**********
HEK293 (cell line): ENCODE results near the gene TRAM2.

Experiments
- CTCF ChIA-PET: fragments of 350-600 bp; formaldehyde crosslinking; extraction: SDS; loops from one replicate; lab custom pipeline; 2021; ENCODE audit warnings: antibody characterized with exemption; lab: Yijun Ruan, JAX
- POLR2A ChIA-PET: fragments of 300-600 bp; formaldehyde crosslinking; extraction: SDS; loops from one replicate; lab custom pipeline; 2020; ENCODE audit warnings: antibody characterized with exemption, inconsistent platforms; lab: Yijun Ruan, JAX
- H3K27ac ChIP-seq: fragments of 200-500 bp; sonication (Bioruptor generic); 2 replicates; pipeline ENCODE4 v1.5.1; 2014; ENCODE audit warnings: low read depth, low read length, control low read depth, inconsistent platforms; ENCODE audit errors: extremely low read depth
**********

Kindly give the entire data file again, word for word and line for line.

HEK293 (cell line): ENCODE results near the gene TRAM2.

Experiments
- CTCF ChIA-PET: fragments of 350-600 bp; formaldehyde crosslinking; extraction: SDS; loops from one replicate; lab custom pipeline; 2021; ENCODE audit warnings: antibody characterized with exemption; lab: Yijun Ruan, JAX
- POLR2A ChIA-PET: fragments of 300-600 bp; formaldehyde crosslinking; extraction: SDS; loops from one replicate; lab custom pipeline; 2020; ENCODE audit warnings: antibody characterized with exemption, inconsistent platforms; lab: Yijun Ruan, JAX
- H3K27ac ChIP-seq: fragments of 200-500 bp; sonication (Bioruptor generic); 2 replicates; pipeline ENCODE4 v1.5.1; 2014; ENCODE audit warnings: low read depth, low read length, control low read depth, inconsistent platforms; ENCODE audit errors: extremely low read depth